Central Park is part of the Tentative list of United States of America in order to qualify for inclusion in the World Heritage List.
Central Park is an 843 acre park in the heart of New York City that served as a preeminent example of urban planning and landscape architecture in the late 19th century, and continues to serve a model for urban parks around the world. The park was designed by American agriculturalist Frederick Law Olmsted and British-born architect Calvert Paux, and was constructed to create a pastoral landscape in harmony with the park’s natural topography. Central Park’s wandering pathways for pedestrians and carriages, its wide range of leisure activities, and its tree-lined perimeter, serve to create a place of physical and mental respite for city residents.
Map of Central ParkLoad map
The coordinates shown for all tentative sites were produced as a community effort. They are not official and may change on inscription.
Central Park was without a doubt my least memorable T-list experience. I visited way back in April 2011, not knowing anything about its history, and truly, nothing at all seemed special. I don't even have a single decent picture of it. It was just a park! The normal trees, rocks, lakes, pathways, whatever... 8 years later, I've realized that this was exactly why it's such a special place. It's like any other city park - because it was an influence on every other city park. Everything is normal - not because this was just another forest they put some paths in, but because the park was planned out to seem that way. It seems natural, but it's been touched and molded by man every step of the way. Today, it serves the exact same purpose it was so carefully built for, a retreat and place of relaxation for the urban population. The goal has been planned and executed perfectly, and that's why Central Park is so special.
Central Park is a massive park. Pick a New York based TV show and they will show an aerial shot for sure and undoubtedly any trip to NYC should include a visit whether it is for a picnic, playing ball, the adjacent Guggenheim (WHS!), jogging in the morning, playgrounds, cycling, the "castles", overpriced corn dogs, take a carriage ride, see mounted police, and according to Law & Order you can find bodies in the bushes *chung-chung*
In short, Central Park is an icon that defines Manhattan as much the Statue of Liberty, the skyscrapers and bridges.
Compared to the few other parks in the world that are considered world heritage, Kew Gardens and the Singapore Botanical Gardens come to mind, I would always prefer Central Park. Whether it is more "unique" it is hard to say. Surely I would agree it is special and nothing is similar enough, but I can't judge it from an objective view *chung-chung*
It is surprisingly hard to write a review of one's home area attraction. I've been to Central Park in New York City a few hundred times, in conservative estimation, likely setting foot at least once at or near all of its major features and points of interest. On a pure intellectual level, I continue to recognize it as a monumental achievement of purposeful civic planning and the blueprint for many other parks since. But a park that I've seen only once in some remote locale probably retains a stronger impression for me than the park I've seen and used for most of my adult life.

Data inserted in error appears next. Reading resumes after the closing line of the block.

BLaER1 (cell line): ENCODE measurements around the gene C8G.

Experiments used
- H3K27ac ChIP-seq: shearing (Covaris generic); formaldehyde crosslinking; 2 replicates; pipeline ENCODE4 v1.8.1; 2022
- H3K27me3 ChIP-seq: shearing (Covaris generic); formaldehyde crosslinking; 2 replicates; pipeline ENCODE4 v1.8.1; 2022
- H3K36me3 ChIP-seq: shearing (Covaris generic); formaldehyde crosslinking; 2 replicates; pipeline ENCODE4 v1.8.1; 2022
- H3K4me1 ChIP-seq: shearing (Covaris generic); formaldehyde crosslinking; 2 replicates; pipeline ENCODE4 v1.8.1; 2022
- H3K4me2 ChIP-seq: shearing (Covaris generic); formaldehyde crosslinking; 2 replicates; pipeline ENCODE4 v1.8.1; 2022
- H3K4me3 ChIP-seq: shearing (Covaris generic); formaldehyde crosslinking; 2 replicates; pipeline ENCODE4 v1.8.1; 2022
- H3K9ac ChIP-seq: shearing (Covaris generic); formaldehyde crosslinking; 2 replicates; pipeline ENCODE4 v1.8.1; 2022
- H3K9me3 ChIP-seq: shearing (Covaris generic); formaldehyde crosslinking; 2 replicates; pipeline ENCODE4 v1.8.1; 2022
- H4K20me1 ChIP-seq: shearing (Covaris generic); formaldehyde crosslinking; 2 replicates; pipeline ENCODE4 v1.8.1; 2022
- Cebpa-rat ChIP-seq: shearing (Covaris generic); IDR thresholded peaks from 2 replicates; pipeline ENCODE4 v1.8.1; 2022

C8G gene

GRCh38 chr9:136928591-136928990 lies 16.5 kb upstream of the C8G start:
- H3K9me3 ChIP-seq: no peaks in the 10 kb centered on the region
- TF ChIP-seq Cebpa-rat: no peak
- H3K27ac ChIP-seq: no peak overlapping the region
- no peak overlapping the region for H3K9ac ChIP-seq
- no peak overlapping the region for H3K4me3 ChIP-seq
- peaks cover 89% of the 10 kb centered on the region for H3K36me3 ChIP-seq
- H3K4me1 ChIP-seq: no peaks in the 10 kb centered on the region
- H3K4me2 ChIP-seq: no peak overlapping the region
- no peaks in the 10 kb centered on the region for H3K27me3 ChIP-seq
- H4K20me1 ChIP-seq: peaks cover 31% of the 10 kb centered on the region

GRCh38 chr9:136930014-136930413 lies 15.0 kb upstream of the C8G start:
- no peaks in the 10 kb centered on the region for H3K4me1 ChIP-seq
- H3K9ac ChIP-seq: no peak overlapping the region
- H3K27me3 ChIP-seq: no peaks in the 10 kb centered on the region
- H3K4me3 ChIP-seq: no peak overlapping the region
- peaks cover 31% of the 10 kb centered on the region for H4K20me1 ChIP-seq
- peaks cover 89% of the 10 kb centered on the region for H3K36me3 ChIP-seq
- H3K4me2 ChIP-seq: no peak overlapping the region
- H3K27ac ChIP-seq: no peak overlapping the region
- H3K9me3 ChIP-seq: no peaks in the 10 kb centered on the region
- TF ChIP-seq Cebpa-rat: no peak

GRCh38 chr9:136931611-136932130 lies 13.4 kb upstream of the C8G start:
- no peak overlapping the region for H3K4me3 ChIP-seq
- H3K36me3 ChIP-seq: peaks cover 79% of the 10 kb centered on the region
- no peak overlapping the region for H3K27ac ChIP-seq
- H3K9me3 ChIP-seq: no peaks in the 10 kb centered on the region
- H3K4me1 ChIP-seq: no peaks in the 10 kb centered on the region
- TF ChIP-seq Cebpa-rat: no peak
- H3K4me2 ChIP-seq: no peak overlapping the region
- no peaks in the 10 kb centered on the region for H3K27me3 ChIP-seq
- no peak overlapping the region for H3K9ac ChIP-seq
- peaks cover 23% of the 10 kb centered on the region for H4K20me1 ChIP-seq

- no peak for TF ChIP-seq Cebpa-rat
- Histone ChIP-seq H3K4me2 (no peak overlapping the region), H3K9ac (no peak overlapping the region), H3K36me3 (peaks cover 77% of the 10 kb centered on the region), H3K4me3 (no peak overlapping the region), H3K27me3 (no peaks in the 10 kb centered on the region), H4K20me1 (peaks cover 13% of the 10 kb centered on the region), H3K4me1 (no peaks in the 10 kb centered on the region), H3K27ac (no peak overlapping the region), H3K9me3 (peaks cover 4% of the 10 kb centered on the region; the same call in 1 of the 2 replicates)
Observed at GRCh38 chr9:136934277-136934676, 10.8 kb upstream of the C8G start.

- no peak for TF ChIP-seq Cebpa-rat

Central Park is huge, larger than some cities enshrined on the WH list. If you are touring New York City, you should definitely budget some time for exploring the park, especially on a brilliant sunny day. Hitting all of the highlights is hard to do even if you have a full day, but you can see a few in a couple of hours of leisurely strolling, which will give you plenty of appreciation for the scale and the diversity of the place. From Gapstow Bridge to the Mall to the Bethesda Fountain, then over the Bow Bridge to the Belvedere Castle to the Great Lawn will take you through the southern half of the park, with the added advantage of proximity to the Metropolitan Museum of Art on the eastern edge or the Museum of Natural History on the western one at the end of your walk.
In addition, the park has a zoo, a number of interesting monuments and buildings, miles of running and cycling trails, several playgrounds, several performance venues, etc., etc., etc. Plus a number of other museums along its edges, especially the stretch of Fifth Avenue known as the Museum Mile. And, of course, plenty of spots for picnicking and plenty of nooks with benches offering opportunities for quiet reflection in the middle of the huge metropolis.
Read more from Ilya Burlak here.
The lungs of NYC is perhaps one of the most visited and well known public areas in the world. It felt so familiar as I strolled through the seemingly endless urban park; this is because its been a popular filming location for decades. I suppose the best time to visit is Spring or Fall, but I had to make due with late Winter, Early Spring. Luckily, the sun was out.
Central Park is 843 acres and I quickly recognized my visit was going to be a work out! I walked from the South heading North. I enjoyed the arched bridges, many from the original design. The statues, fountains, ponds, and carrousel were all pleasant sites along the way. One of the highlights is surely the lakes, ponds, and massive reservoir. The later (looking South) provides stunning views of the Manhattan skyline. The Metropolitan Museum of Art and the Solomon R. Guggenheim Museum are conveniently located to make Central Park a day well spent, albeit a full one!
Read more from Kyle Magnuson here.
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2017 Added to Tentative List
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